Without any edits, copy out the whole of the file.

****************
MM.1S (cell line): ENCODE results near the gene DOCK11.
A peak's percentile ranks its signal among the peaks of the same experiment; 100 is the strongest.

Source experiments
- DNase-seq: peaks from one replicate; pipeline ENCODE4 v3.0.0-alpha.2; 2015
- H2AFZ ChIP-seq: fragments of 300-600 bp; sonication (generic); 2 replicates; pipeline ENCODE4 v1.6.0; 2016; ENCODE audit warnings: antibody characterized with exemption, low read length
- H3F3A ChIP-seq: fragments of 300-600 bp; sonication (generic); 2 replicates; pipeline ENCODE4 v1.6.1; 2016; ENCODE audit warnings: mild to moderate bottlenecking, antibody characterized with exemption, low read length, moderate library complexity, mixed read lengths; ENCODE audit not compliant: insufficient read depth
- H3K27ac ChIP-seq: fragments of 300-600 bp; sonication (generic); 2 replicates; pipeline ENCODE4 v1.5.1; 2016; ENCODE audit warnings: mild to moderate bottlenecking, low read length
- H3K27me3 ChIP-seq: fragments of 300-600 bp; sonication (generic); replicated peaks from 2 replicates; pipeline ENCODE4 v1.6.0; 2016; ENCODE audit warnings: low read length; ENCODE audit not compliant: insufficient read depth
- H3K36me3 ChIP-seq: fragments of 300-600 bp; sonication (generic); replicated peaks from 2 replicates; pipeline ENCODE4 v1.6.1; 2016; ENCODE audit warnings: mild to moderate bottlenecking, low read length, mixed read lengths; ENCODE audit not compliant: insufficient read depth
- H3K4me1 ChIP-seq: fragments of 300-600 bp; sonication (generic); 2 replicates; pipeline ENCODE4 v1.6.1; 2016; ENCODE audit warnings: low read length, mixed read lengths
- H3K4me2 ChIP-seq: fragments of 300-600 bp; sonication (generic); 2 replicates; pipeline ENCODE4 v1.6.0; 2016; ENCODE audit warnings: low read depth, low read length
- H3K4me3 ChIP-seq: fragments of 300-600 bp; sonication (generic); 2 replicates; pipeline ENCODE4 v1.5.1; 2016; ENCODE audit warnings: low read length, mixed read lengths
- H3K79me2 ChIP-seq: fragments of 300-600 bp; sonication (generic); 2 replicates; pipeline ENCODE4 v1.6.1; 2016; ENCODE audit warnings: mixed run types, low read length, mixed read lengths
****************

MM.1S (cell line): ENCODE results near the gene DOCK11.
A peak's percentile ranks its signal among the peaks of the same experiment; 100 is the strongest.

Source experiments
- DNase-seq: peaks from one replicate; pipeline ENCODE4 v3.0.0-alpha.2; 2015
- H2AFZ ChIP-seq: fragments of 300-600 bp; sonication (generic); 2 replicates; pipeline ENCODE4 v1.6.0; 2016; ENCODE audit warnings: antibody characterized with exemption, low read length
- H3F3A ChIP-seq: fragments of 300-600 bp; sonication (generic); 2 replicates; pipeline ENCODE4 v1.6.1; 2016; ENCODE audit warnings: mild to moderate bottlenecking, antibody characterized with exemption, low read length, moderate library complexity, mixed read lengths; ENCODE audit not compliant: insufficient read depth
- H3K27ac ChIP-seq: fragments of 300-600 bp; sonication (generic); 2 replicates; pipeline ENCODE4 v1.5.1; 2016; ENCODE audit warnings: mild to moderate bottlenecking, low read length
- H3K27me3 ChIP-seq: fragments of 300-600 bp; sonication (generic); replicated peaks from 2 replicates; pipeline ENCODE4 v1.6.0; 2016; ENCODE audit warnings: low read length; ENCODE audit not compliant: insufficient read depth
- H3K36me3 ChIP-seq: fragments of 300-600 bp; sonication (generic); replicated peaks from 2 replicates; pipeline ENCODE4 v1.6.1; 2016; ENCODE audit warnings: mild to moderate bottlenecking, low read length, mixed read lengths; ENCODE audit not compliant: insufficient read depth
- H3K4me1 ChIP-seq: fragments of 300-600 bp; sonication (generic); 2 replicates; pipeline ENCODE4 v1.6.1; 2016; ENCODE audit warnings: low read length, mixed read lengths
- H3K4me2 ChIP-seq: fragments of 300-600 bp; sonication (generic); 2 replicates; pipeline ENCODE4 v1.6.0; 2016; ENCODE audit warnings: low read depth, low read length
- H3K4me3 ChIP-seq: fragments of 300-600 bp; sonication (generic); 2 replicates; pipeline ENCODE4 v1.5.1; 2016; ENCODE audit warnings: low read length, mixed read lengths
- H3K79me2 ChIP-seq: fragments of 300-600 bp; sonication (generic); 2 replicates; pipeline ENCODE4 v1.6.1; 2016; ENCODE audit warnings: mixed run types, low read length, mixed read lengths